The choice of second-line agent depends largely on the woman’s response to her original chemotherapy, the length of time since it was completed, and the toxicities experienced, as well as her current performance status and preference. Treatment for relapsed disease may continue intermittently for months or even years, and the effect that the treatment will have on quality of life is therefore even more important and must be carefully considered.

Patients who relapse more than 6 months after their initial platinum regimen are said to be platinum-sensitive and should be rechallenged with carboplatin with or without paclitaxel. The ICON-4 trial showed an improved 2-year survival after further treatment with the combination regimen compared with carboplatin alone (ICON/AGO, 2003), but toxicity is greater with the combination, and in the palliative setting this needs to be borne in mind. In patients who are platinum-resistant (relapse less than 6 months after their original platinum regimen) or platinum-refractory (had no response to the original platinum regimen), there is no standard second-line treatment. A number of treatments are known to have activity (Moss and Kaye, 2002). Liposomal doxorubicin and topotecan have been recommended by NICE for second-line treatment in this group of patients. Tamoxifen may also be considered (Williams and Simera, 2001). Paclitaxel should be considered if it was not used in the initial regimen prior to relapse. Other agents with activity include gemcitabine and oral etoposide. The response to second-line agents is poor – of the order of 15–20%. Therefore, patients should also be considered for entry into Phase I and II trials of investigational agents.

Although the treatment of relapsed ovarian cancer is essentially with chemotherapy, both surgery and radiotherapy do have a role to play. Surgery is used for the excision of bulky disease or for the removal of lesions causing specific symptoms. In addition, in the patient with a long disease-free interval, further debulking surgery may be an option. Ovarian cancers are generally not radiosensitive, and therefore radiotherapy is only indicated for the treatment of specific symptoms such as vaginal bleeding or pain.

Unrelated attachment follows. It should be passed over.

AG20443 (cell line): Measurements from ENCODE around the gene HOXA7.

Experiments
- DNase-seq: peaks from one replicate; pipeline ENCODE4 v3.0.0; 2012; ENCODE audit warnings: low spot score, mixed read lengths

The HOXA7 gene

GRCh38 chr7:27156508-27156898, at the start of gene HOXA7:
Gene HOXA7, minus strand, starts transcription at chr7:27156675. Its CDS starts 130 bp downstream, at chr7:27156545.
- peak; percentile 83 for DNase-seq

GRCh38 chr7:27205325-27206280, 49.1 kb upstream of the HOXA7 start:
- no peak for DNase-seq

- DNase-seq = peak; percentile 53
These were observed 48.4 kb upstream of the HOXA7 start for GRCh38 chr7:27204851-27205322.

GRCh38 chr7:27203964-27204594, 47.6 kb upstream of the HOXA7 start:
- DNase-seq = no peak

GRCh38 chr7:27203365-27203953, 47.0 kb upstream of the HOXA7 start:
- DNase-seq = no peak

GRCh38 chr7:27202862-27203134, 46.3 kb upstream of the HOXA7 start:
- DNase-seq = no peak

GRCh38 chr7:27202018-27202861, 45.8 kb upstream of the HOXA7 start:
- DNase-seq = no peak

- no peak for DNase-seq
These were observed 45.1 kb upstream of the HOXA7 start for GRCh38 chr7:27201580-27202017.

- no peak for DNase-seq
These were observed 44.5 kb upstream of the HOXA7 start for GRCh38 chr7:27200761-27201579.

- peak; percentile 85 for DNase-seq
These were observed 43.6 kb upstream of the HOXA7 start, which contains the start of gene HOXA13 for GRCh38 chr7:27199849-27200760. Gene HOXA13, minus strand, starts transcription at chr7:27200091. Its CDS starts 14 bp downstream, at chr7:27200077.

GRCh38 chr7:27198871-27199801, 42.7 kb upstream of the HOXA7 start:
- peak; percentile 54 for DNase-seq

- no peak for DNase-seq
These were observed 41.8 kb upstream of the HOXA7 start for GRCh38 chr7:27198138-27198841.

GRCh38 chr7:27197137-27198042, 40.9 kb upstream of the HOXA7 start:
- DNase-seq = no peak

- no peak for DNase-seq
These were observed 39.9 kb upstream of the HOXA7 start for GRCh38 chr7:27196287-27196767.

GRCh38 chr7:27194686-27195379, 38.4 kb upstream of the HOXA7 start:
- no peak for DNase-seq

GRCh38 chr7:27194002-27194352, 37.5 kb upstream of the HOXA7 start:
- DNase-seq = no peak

Given that 75% of women with ovarian cancer will die of their disease, it is important to recognize that most patients will require palliative input at some point in their care. In addition to pain, one of the most common problems encountered is bowel dysfunction, with symptoms such as nausea and vomiting, but in many cases it may develop into bowel obstruction.

Intermittent, partial obstruction can often be managed conservatively, and treatment centers on control of nausea and vomiting and promotion of bowel motility using antiemetics such as metoclopramide. Conservative management of complete obstruction utilizes antispasmodics and antisecretory drugs such as hyoscine butylbromide and octreotide, respectively. Surgery is generally reserved for those patients who have a discrete level of obstruction in whom a defunctioning or bypass operation can be performed. It is important to note that such defunctioning surgery does not increase longevity but merely acts as a palliative procedure and is associated with a high perioperative morbidity and mortality. Nevertheless, some patients will benefit from this, allowing them to be discharged from hospital and managed at home.


Combined oral contraception has been shown to be protective against the development of ovarian cancer, and it has therefore attracted attention as a possible preventative treatment. Unfortunately, because of the increased risk of breast cancer in users of combined oral contraception, it cannot be recommended even for the population at greatest risk, namely those patients with mutations in the BRCA genes.

Similarly, prophylactic surgery is often considered for these high-risk patients. Salpingo-oophorectomy can be performed laparoscopically, as a day case, with minimal morbidity. The subsequent risk of developing ovarian cancer is hugely reduced, and, if performed before the menopause, removal of the ovaries and fallopian tubes (salpingo-oophorectomy) has been shown to reduce the risk of developing breast cancer. There is still great controversy regarding the timing of surgery, particularly because surgery will render the woman menopausal and the use of HRT in this group is controversial (Griffiths et al., 2005).

Summary And Conclusions

Epithelial ovarian cancer remains a significant health problem with incidence and mortality rates that have barely changed over the last 40 years, partly due to the late presentation of the disease. Nevertheless, some progress has been made, not least in the area of chemotherapy. The increase in number of active drugs has allowed patients to live longer with their disease, although ultimately the majority of patients will still succumb to the cancer.

Challenges for the future lie in developing our ability to predict chemo sensitivity to the different agents available and therefore to be able to individualize therapies for patients. Longer-term strategies are to detect the disease earlier and ultimately, of course, to prevent the development of the cancer in the first place.